To complete the dopamine/music pleasure circuit, how about listening to a song about this particular neurotransmitter (as well as its cousin norepinephrine)? "Chemical Love" by Charlie McDonnell is sure to fire up those striatal neurons!
January 18, 2011
Thanks to Prof. Kira Wennstrom of Shoreline Community College for pointing us to this super-cool activity: Downeaster Alexa: A Fishery Story (PDF file).
It was created in 1991 through a National Science Foundation grant to an Ohio State University team led by Victor J. Mayer and Rosanne W. Fortner. Its in-depth consideration of the lyrics of the Billy Joel song "The Downeaster 'Alexa'" (embedded below), and its connection of those lyrics to relevant data, offer a strong rebuke to anyone tempted to dismiss educational uses of science songs as superficial or frivolous.
January 13, 2011
Tuesday's Nature News announced, "Tevatron faces final curtain."
After much debate, officials at the US Department of Energy's Office of Science revealed this week that they have decided not to extend funding for the Tevatron, the proton–antiproton collider at Fermilab in Batavia, Illinois, by an additional three years. The decision means that the first glimpse of the long-predicted Higgs particle, thought to endow other particles with mass, will probably be achieved by the Large Hadron Collider (LHC) at CERN, Europe's particle-physics lab near Geneva in Switzerland.Below is the YouTube video for "Particle Business" by rapper funky49 (a.k.a. Steven Rush). It does a nice job conveying that CERN's LHC and Fermilab's Tevatron have been in a high-stakes race to find evidence of the Higgs particle:
Tevatron, OG atom smasher
say hello to CERN’s party crasher, the
new "Lord of the Rings" LHC, hear me, this
be competitive collaboration baby...
rock stars of physics, particle business
smash matter, antimatter and witness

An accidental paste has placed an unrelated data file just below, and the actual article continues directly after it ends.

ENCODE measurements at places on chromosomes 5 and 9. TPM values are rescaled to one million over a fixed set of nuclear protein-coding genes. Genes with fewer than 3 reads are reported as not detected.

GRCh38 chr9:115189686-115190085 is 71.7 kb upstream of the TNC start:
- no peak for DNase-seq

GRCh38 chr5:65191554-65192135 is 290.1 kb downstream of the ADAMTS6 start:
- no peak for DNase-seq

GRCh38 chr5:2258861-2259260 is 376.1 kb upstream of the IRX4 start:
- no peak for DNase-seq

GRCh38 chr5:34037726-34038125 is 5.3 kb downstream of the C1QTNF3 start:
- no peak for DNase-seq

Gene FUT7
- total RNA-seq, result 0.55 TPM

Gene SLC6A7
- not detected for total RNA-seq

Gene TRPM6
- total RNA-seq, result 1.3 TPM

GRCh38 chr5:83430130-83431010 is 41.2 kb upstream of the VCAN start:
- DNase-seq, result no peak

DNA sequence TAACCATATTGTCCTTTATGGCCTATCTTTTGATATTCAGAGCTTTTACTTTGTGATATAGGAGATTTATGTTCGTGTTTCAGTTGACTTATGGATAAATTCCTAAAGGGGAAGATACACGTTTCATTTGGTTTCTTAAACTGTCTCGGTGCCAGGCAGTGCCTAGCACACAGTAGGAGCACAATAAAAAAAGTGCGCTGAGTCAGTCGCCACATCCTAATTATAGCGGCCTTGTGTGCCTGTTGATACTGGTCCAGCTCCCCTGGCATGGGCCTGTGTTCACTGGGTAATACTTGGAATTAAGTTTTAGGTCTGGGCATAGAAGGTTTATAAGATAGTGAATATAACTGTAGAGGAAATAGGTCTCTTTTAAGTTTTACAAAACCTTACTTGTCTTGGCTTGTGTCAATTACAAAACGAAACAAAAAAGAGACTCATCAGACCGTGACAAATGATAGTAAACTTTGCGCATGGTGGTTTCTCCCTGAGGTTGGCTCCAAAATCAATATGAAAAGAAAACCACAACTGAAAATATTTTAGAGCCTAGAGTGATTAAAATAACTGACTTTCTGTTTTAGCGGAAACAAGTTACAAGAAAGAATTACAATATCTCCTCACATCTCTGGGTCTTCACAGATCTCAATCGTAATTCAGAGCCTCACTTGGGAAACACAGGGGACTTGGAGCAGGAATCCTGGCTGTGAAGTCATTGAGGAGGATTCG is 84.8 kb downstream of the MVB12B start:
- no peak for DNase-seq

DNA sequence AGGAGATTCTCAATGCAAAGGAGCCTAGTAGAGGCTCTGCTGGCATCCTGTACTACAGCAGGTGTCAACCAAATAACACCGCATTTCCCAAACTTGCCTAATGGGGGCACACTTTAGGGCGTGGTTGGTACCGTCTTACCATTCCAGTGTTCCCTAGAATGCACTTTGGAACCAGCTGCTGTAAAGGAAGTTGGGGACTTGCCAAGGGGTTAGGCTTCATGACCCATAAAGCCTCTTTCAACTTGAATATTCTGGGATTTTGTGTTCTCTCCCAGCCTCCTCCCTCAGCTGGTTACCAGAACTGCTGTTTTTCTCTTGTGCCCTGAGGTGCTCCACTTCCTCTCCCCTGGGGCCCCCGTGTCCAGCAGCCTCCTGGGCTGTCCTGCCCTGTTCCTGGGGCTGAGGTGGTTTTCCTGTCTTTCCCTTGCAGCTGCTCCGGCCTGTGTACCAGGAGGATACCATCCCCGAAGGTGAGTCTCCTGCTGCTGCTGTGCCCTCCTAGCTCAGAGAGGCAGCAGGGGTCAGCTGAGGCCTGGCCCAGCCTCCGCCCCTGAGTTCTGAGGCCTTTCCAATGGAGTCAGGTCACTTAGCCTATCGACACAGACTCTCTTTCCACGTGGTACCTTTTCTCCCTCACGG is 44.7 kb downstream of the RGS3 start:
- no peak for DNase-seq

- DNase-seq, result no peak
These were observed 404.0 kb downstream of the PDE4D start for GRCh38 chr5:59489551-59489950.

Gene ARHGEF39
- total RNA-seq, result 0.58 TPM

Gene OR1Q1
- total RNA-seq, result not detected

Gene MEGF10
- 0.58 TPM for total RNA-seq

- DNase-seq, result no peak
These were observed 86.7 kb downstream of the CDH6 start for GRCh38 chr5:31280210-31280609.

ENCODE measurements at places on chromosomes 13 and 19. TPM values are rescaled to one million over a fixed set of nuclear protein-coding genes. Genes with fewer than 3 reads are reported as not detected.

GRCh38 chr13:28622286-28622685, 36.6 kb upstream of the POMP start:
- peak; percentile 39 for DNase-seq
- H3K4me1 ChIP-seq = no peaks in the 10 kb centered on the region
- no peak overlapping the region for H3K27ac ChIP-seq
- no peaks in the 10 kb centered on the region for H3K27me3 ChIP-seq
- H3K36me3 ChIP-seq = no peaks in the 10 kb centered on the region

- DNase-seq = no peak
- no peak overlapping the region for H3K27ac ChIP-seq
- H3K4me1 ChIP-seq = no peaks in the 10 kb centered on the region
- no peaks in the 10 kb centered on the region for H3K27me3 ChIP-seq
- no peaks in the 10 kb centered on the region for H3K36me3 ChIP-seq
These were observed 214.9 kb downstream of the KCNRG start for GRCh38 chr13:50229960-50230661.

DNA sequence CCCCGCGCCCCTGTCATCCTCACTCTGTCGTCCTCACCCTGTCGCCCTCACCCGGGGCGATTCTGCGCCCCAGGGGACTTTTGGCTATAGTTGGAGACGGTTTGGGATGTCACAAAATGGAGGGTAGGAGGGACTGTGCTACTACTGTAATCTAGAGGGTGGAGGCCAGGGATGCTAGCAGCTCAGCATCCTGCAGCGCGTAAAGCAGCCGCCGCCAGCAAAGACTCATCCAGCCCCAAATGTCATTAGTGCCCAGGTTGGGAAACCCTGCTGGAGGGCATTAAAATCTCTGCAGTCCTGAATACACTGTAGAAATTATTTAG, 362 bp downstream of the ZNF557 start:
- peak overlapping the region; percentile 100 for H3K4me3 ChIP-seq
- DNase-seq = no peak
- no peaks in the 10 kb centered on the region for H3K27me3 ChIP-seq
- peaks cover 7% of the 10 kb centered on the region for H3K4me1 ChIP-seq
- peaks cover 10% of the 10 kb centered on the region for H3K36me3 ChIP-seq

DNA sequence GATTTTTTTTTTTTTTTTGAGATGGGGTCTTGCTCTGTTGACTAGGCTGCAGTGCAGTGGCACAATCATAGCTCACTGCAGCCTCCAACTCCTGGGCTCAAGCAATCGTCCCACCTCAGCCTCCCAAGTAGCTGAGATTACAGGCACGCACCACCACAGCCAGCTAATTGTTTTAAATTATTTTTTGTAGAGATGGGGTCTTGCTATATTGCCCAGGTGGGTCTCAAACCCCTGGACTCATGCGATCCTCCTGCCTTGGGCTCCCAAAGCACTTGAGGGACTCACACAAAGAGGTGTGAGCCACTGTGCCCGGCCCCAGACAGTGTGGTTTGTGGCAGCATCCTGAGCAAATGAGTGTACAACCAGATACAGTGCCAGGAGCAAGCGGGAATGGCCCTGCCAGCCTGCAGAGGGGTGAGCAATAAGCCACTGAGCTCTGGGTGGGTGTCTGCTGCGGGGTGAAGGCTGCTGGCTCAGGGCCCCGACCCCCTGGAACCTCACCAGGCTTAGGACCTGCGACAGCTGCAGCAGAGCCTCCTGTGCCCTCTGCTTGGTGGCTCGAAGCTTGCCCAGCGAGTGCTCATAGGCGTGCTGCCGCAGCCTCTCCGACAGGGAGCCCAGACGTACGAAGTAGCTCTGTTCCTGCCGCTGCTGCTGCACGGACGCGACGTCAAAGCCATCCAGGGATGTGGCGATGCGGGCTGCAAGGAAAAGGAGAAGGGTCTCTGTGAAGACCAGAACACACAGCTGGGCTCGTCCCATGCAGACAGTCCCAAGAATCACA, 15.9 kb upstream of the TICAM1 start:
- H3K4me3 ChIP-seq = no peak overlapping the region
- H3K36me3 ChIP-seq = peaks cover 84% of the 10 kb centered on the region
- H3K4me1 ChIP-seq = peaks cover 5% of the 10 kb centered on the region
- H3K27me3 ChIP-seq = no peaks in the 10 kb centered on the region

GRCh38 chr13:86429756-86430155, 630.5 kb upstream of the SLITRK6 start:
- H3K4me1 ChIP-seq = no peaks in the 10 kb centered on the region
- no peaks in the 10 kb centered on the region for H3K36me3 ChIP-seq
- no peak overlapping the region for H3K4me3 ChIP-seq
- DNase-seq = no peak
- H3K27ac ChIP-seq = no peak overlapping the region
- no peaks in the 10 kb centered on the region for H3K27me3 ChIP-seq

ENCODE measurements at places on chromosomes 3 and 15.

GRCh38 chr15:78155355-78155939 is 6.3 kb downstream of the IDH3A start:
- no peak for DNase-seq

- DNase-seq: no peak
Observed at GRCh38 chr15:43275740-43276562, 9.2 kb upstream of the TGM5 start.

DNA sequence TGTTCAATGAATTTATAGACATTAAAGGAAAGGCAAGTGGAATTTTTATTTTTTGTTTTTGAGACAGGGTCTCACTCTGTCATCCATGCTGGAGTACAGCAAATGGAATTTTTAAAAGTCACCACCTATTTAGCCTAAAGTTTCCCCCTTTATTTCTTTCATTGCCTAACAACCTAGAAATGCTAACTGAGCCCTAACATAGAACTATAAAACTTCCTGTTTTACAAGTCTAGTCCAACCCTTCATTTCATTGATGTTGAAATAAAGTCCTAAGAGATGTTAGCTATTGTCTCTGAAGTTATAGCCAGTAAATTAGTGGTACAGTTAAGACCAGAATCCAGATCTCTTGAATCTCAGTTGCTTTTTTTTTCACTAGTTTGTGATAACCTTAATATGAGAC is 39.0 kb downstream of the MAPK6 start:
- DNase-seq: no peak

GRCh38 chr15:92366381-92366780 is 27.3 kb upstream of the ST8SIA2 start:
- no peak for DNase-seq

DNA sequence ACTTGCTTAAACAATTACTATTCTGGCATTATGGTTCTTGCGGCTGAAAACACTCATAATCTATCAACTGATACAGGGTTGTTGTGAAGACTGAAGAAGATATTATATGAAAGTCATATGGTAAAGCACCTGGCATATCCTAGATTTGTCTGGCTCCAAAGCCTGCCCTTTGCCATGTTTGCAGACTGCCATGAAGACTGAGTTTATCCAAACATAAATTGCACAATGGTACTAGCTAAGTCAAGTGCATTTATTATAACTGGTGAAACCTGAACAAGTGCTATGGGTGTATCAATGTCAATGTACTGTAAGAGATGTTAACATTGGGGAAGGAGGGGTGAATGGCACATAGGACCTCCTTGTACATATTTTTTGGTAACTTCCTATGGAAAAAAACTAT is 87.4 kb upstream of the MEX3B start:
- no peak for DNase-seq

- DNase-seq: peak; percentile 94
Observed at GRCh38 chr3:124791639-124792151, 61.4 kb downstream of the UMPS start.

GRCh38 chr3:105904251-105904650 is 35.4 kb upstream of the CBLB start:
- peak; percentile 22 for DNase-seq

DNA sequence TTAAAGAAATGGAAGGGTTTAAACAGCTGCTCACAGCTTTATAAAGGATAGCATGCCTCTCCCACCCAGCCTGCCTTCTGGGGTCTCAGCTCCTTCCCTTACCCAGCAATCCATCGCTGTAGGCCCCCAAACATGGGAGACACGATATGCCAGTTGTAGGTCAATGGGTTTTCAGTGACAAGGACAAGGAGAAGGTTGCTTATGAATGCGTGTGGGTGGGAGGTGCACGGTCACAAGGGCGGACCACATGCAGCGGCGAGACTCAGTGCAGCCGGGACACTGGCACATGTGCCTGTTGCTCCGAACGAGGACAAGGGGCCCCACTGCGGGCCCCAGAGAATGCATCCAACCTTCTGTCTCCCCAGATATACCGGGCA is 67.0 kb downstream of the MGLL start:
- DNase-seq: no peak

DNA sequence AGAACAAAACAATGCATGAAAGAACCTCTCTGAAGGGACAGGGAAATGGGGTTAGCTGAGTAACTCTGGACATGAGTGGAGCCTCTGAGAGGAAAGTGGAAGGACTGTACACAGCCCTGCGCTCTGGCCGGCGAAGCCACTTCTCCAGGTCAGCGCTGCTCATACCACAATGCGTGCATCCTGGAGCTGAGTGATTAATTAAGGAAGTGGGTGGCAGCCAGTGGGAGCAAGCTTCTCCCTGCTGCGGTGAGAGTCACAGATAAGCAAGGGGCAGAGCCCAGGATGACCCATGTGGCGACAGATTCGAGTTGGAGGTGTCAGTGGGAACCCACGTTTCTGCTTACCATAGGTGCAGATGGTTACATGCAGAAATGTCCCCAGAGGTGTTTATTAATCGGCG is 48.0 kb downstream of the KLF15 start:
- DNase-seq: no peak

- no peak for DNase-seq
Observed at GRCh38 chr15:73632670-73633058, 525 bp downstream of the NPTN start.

quarks, bottom to top they don’t stop
"where the Higgs at?" yo that’s their mark
where the Higgs at? where the Higgs at?
where the Higgs at?
January 6, 2011
The Scientist has published several compilations of the year's top biology papers, including a top 7 in biochemistry and a top 5 for all of biology, both ranked by the Faculty of 1000. The key advances included two prized crystal structures: complex I of the bacterial electron transport chain, and the two subunits of the yeast ribosome. The most pertinent song I found was "The Structural Biology Rap" by Zach Powers (a.k.a. The Science Rapper), which gives an overview of pertinent techniques including protein expression and crystallography.
January 4, 2011
NPR reports on Lily Asquith's attempts to analyze LHC data by converting them into sounds in "Particle Pings: Sounds of the Large Hadron Collider."
[Asquith] thought about a heart monitor in a hospital; it turns the electrical data from your heart into sound.
"You don't have to watch the monitor because you can hear it without making any effort," she says. "Just a steady beep — you can quite easily detect if it starts going quicker or if it stops even for a second."
She wondered what would happen if she used music composition software to turn data from the collider into sound....
What she got isn't quite music, but sounds that are more out of this world — bells, beeps and clangs.
Right now, Asquith says, the sounds don't tell scientists very much. But she hopes that in the future, it could help them understand the data in new ways.
She says that in certain situations, it's much easier to use your ears than your eyes, particularly with something that's changing over time. Collider data do that.
Posted by crowther at 9:27 AM